Main Menu

Car Buying Tips

There are so many considerations when purchasing a new or used car, motorcycle, motor home or other vehicle. The well-informed, diligent and educated consumer can save a great deal of trouble, expense and headaches if only doing some homework and research before making the next purchase of what for most people is their most valuable asset following their home. There are so very many choices between makes and models, new and used car dealerships, internet advertising, local or out-of-state dealers, and the list goes on that many people become intimidated, frustrated and even taken advantage of when buying a new or used car or other vehicle. That was the philosophy of Saturn to have haggle-free fixed pricing so as to lessen the pain of car shopping. It is unfortunate that the awful economy will cause another fatality in the auto industry when GM closes that brand, as it did Oldsmobile and Pontiac.

I am perhaps in the minority of folks who actually enjoys the process of hunting and acquiring a new vehicle as well as the research and negotiations in the transaction. Certainly, the sales staff and dealers have unfair advantage over consumer when it comes to the pricing, negotiation, financing and contracts or leases involved in the deal. I am surprised that personal car shoppers or experts are not more popular and used more frequently by consumers when entering into what can be a complex transaction with many traps for the unwary, lemon vehicles and even outright scams and deceptive trade practices.

One bit of advice that I give to all my students is to not sign anything unless three things are in accord:

  1. you read the whole document;
  2. you understand the terms and conditions; and
  3. the document states everything promised to you and does not differ from the verbal agreement. If not, then do not be compelled to sign.

Another tip in negotiating is to walk away from the salesperson if you are not satisfied.

You may be surprised how the deal gets better if you do so. If not, don’t worry as there are many other vehicles and offers available.

Great caution and Caveat Emptor (let the buyer beware) must be kept in mind to avoid gross overcharges for the vehicle, exorbitant interest rates, defective vehicles and even complete scams or robbery in the transaction. There are countless stories of trusting consumers being duped by dealers and individuals alike when buying vehicles via the internet or in person. Merely running a CarFax alone is not sufficient, since I have found from other’s misfortune numerous instances where material defects, accidents, salvage or other conditions were not disclosed in the initial report.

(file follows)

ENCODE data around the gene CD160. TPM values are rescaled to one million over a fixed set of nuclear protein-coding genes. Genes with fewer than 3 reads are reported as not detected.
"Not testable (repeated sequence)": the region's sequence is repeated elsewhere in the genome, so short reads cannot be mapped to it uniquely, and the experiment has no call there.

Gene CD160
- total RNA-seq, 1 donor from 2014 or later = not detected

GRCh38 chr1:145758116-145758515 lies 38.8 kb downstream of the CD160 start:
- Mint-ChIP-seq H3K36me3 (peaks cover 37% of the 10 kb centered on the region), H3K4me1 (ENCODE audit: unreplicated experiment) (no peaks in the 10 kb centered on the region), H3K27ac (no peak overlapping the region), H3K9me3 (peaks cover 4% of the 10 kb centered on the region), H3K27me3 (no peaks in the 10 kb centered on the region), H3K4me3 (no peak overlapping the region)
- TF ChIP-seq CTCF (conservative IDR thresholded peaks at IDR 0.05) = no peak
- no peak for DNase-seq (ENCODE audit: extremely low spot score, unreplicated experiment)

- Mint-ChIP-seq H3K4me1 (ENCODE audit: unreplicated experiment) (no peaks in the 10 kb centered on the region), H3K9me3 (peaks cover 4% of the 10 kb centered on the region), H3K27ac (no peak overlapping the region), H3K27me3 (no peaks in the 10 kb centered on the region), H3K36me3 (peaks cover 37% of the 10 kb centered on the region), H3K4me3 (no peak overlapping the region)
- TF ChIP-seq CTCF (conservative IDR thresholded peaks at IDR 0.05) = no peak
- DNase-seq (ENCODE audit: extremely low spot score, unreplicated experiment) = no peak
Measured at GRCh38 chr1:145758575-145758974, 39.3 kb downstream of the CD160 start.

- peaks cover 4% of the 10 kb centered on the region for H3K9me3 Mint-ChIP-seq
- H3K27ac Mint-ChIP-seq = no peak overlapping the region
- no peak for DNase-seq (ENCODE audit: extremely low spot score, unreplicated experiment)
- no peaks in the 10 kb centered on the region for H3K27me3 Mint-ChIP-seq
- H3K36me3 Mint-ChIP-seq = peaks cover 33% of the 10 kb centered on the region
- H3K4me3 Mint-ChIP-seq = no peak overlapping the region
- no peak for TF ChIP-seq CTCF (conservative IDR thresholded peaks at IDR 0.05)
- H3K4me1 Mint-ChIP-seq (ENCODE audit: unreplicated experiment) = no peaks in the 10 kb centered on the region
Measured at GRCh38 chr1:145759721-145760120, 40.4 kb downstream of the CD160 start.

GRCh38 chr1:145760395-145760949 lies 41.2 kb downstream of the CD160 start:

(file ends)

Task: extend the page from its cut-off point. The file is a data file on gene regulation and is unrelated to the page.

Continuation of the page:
In this lousy economy where people are becoming desperate, some dealers are resorting to frauds and scams. One thing to be wary of is when trading in a car to ensure the existing loan is paid off by the dealer or that the used car you are buying is lien free. Also to be wary of short term versus long term changes in financing the new vehicle. Some dealers have failed to pay off the old loan on the traded vehicle or pocketed some or all of the money on the new loan on the purchased vehicle leaving the consumers with huge liability or loss, damaged credit and in some cases repossessed vehicles. Caveat Emptor, especially when dealing with small or stand alone dealers (not an authorized new car dealer) or when crossing state lines or transacting business via the internet (such as Craig’s list, ¬†eBay or classifieds). You are welcome to call my office to discuss due diligence in this field since I am an avid car collector and enjoy helping others.

Therefore, it is well worth investing perhaps a few hundred dollars to have a competent inspection service or mechanic thoroughly inspect and render a detailed report prior to purchasing a used car. Further precautions are necessary when buying a car out-of-state or via the internet, and consumers are best advised to exercise due diligence and carefully verify the credentials of the seller and personally inspect the vehicle before sending any payments. Some consumers have been duped by paying over the internet, e-Bay, etc., without appearing in person, and some who did appear have ever been robbed of their cash. So be very careful and do not be afraid to consult with an attorney and ask questions before buying or trading vehicles.

There are many other considerations, such as the various types of extended warranties, proper documentation, buying a car privately or through a dealer, etc., further addressed in my other Blogs.